Manual.  It is in most cases obvious how to set them.  If you don’t
understand a particular Keyword then it’s the Shader Manual for you, and
then the id shaders and then the editing forums.  Just as in the stage
menu, when you set a Keyword it appears in the tree view and you can
edit it or remove it by right-clicking.


The Preview modes


The Preview menu let’s you control how q3ase previews a shader.


Flat: the default mode.  The texture as it is…

Box:  essential if you are using the deformVertexes keyword.

Spinning Box:  essential if you use the tcGen environment keyword

Cascade:  will show each stage separately.  I haven’t used it much, but perhaps useful for analysing complex blend effects.

Sky:  (doh) for making skies.


These allow you to look at the separate stages of a shader.  Very useful for tweaking how a shader looks.


different lightmap previews to see how the shader would look in
different lighting states.  Note that changing the lightmap preview will
change how the shader looks in the editor not in the game.  It’s very
useful when making shaders for lights for checking that the lightmap
stage is in the right place.  (If you get it wrong your light won’t be
seen if it’s in a dark corner!)

Buffer Colour

can change the buffer colour.  Most of the time you won’t notice the
difference, but it can be useful when playing with alpha blends.  And
it’s necessary to see what a transparent shader looks like.

Bypass Driver for tcMod

some of the tcMods don’t function, for example, you set a rotate but
the texture doesn’t rotate, then select this option.  It’s a video card
issue.  If, like me, you have a Matrox G400, you will want to leave this
ticked permanently.


Opening and saving shaders


0.6 of q3ase has greatly simplified the process of saving shaders and
allows the invaluable option of opening pre-existing shader files.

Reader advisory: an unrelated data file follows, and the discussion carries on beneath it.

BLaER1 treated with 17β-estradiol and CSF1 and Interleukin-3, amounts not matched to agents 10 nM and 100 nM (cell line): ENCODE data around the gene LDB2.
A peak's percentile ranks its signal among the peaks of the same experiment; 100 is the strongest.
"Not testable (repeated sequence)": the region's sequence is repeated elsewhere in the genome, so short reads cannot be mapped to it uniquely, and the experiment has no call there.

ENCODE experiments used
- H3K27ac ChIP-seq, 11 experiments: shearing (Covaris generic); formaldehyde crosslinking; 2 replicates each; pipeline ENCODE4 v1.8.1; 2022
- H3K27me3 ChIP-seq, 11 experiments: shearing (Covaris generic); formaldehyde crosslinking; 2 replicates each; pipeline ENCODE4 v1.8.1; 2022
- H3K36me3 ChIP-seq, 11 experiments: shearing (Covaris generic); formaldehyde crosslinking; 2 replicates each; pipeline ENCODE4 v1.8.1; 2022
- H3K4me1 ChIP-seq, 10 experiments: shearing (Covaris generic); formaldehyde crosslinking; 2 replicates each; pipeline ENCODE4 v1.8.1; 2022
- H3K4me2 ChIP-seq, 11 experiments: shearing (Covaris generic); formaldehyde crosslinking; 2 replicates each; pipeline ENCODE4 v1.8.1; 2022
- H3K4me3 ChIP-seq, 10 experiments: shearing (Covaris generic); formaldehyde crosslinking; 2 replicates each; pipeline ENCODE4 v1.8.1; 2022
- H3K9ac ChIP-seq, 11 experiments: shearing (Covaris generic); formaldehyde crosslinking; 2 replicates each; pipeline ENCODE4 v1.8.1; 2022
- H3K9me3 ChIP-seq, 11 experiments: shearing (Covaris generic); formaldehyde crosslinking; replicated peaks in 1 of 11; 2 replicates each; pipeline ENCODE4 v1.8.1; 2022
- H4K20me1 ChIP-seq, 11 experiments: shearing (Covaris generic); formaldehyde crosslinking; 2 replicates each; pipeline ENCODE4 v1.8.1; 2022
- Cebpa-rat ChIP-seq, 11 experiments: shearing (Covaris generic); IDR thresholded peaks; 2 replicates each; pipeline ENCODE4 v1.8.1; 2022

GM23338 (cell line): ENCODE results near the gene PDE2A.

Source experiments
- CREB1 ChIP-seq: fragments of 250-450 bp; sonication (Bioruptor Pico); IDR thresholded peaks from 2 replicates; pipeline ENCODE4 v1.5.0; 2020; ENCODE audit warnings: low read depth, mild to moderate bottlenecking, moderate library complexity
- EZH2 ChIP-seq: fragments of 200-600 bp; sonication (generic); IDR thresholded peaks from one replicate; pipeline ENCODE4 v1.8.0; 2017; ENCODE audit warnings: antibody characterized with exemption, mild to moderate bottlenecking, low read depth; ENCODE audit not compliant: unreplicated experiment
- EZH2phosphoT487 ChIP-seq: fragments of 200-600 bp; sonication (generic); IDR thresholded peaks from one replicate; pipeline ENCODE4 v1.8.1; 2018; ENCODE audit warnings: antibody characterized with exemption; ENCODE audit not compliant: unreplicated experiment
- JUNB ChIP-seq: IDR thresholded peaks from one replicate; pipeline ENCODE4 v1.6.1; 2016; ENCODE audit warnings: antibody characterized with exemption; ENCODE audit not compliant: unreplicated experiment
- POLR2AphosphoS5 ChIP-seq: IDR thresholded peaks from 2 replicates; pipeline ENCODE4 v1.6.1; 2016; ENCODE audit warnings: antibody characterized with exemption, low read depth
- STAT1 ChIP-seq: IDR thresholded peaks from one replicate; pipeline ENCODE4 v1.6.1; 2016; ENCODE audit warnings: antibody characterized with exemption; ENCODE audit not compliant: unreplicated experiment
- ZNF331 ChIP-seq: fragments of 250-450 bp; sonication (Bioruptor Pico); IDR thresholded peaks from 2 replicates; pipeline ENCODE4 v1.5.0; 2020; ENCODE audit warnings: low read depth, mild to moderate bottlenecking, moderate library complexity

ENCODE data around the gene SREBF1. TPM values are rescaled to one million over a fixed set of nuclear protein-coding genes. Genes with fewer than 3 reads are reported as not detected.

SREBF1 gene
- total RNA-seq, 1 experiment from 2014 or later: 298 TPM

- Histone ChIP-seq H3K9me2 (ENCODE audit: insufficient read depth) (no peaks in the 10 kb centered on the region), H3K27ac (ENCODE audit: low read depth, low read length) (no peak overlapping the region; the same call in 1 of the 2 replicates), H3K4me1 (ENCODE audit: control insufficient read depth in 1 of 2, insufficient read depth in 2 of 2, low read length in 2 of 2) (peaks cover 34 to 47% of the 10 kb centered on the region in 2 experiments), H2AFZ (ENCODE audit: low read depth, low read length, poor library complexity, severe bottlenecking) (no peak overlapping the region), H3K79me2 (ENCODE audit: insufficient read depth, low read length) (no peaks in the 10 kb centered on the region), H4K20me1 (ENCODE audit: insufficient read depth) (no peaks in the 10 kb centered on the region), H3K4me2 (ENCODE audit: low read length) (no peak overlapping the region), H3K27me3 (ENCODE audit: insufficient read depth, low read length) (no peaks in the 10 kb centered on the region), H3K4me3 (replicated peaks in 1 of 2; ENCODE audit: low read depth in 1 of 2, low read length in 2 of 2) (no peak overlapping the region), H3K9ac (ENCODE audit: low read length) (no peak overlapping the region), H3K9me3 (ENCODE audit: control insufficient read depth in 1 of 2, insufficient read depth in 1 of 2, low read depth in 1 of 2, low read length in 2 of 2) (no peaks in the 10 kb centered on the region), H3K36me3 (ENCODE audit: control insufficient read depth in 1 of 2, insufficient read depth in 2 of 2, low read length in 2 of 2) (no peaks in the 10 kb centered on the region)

couldn’t be simpler.  Click on the File menu and select Open….  You are
presented with a dialogue box listing all the shader files available to
you.  If you can’t find the shader file you’re looking for in here then
you may need to use the Edit pakfiles… option, also under the File

Let’s select the base_floor.shader file.  And press
OK.  The file opens but we’re presented with a warning dialogue box. 
This can usually be ignored but provides useful information for
debugging.  Press OK.  Once we expand the tree view we can see all the
shaders in the base_floor group for us to edit and learn from at our
leisure.  You can have as many shader files open at one time as you


We’re going to cover how to save a shader and how to make it show up in q3r.  First make the shader on the right.

should see a blue fuzz through a hole in the floor.  If you have any
problems getting that then refer back to earlier sections of this

The surfaceparm and the qer_editorimage were added by right clicking on General Keywords.

the name (added by right-clicking).  It’s important to include a path
from the baseq3 directory in the name.  This will cause the shader to
show up in the tutorial folder in q3r.  If a shader doesn’t show up in
q3r, the first thing to check is that you have not just typed a name but
that you have typed a pathname.

To save the shader
right-click where it says File: and choose Save As… and then save the
file as normal with a Windows document.  You should, of course, save it
in your baseq3/scripts folder.  For the purposes of this tutorial name
the new file tutorial.shader.

You’ll be prompted to save a lightmap stage.  Click Yes.

Our shader has now been saved.

you are working with a file that already exists (ie one opened from the
File menu) then you can use the Save option rather than the Save As…. 
The id shader files that shipped with the game are write-protected by
the editor.  You can only save them as a new file.